Right - Two Supermen, 40 years apart - Henry Cavill & Christopher Reeve
Thanks to medication, HIV can be prevented and people who do have it can no longer pass it on. Medication such as PrEP (Pre-exposure prophylaxis) can stop HIV from taking hold. It is highly effective for preventing HIV if used as prescribed and it recently became available on the NHS.
Consciously or unconsciously, it feels like we can finally celebrate this time because we’re no longer scared of it. Previously, looking at the images from that era had a heavy melancholy knowing what was to come and how many men didn’t make it out of that decade. But, it feels like that has lifted. It’s a mental freedom that the fashion industry is clearly relishing and focusing on this hedonistic era and image of hyper-masculinity.
Popular Instagram accounts such as ‘TheAidsMemorial’ celebrates the lives of men who lost their lives and it’s interesting how contemporary these images look. Publications such as ‘Gayletter’ play with retro homoerotic imagery and books such as ‘Fire Island Pines’ , is a collection of Polaroids from 1975-1983 of men holidaying in Fire Island in Long Island, New York, and they look like a contemporary men's swimwear shoot. Recent films like ‘Tom of Finland’ focuses on the illustrator who drew the fetish/leather side of gay men and can be seen throughout the recent AW18 collection from Moschino.
Left - Photography book - Fire Island Pines by Tom Bianchi
This is obviously centred on the gay community, but gay men influence straight men, so quickly now, and vice versa.
“In the inimitable words of power PR Samantha Jones of TV show ‘Sex and the City’ (fictional, of course) "First comes the Gays, then the girls and then the industry"!says David M Watts, Editor & Publisher, Wattswhat Magazine.
"Gay men have historically been regarded as trend setters when it comes to fashion and style. However, the resurgence of male erotica imagery making its way into mainstream fashion has more to do with lazy millennial designers looking back and copying 80s and 90s imagery rather than using it as inspiration to create something new,” says Watts.
Right - Moschino AW18
Contemporary films, documentaries and TV shows such as Ready Player One, Stranger Things, The Assassination of Gianni Versace and Antonio Lopez: Sex, Fashion & Disco - Read TheChicGeek review here, keep us continually coming back to the 70s and 80s.
“I think nostalgia is a feeling which anchors us in a constantly-changing world, and that period between the late-Seventies and mid-Eighties, pre-AIDS crisis, pre-Section 28, and the birth of the Gay Liberation movement, is sometimes seen by gay men as a golden age of hedonism and queer sexual politics. Hence the continued popularity of the music and style from that period,” says Lee Clatworthy, Writer and Press and Media Officer for Sparkle - The National Transgender Charity.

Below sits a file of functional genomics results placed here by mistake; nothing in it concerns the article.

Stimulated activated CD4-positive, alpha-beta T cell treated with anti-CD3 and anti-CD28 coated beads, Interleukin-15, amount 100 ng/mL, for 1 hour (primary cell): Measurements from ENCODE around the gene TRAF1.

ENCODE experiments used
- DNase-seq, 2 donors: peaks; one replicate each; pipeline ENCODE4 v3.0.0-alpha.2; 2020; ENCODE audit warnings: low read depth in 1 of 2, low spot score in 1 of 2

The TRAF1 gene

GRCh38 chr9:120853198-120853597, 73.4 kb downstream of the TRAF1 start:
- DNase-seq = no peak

"I think this style has filtered down to the mainstream because of the availability of cheap flights to cities like Berlin, which has a large queer art community, but is also a focal point for innovative electronic music and club culture at present.” says Clatworthy.
Gone is that built, steroid-fed and hairless muscular body of the 90s and in its place is a more natural yet Instagramable toned shape. It’s more youthful and suits the current fitted style of men's clothes.
Trying not to fixate on the moustache too much, but it’s definitely one of the defining factors linking the two eras, one thing to know is, it’s not the twiddly gin-drinking Victorian type, but the solid Magnum PI style. The many years of Movember would have played a part in its return, but it’s most probably a reaction to the hipster beard.
Left - GQ Style SS18
“I would say guys wearing the moustache are normally stylish and looking to stand out a bit more in a world of beards. It normally means they are confident in themselves too.” says Tom Chapman, Founder of the Lions Barber Collective.
“I think the obsession with facial hair as a whole has been with us for a few years now, but people are starting to feel confident with a furry face and beginning to experiment with different shapes. There are so many choices when it comes to the moustache which can be easily changeable and stylable.” says Chapman.
Right - Selfie from Pinterest
“The thicker, denser looks with less styling have definitely come from those 70/80 icons such as Freddy Mercury and Hulk Hogan and I would say that young men are most definitely influenced by iconic TV and films. They have a powerful way of making something feel cool or stylish.” Chapman says.
While this ‘PrEPpy’ look has already been strong, particularly amongst East London gay men, it is definitely being pushed out into the wider male aesthetic. As we move further away from the bearded hipster, this seems to be its cool replacement. It is starting to influence straight males who won’t even know where it’s come from.
Or, it could simply be just a lot of young men with moustaches. It’s only a theory!
Left - Clearly influence by Tom of Finland, GQ Style SS18 showing the lean, toned and tached male look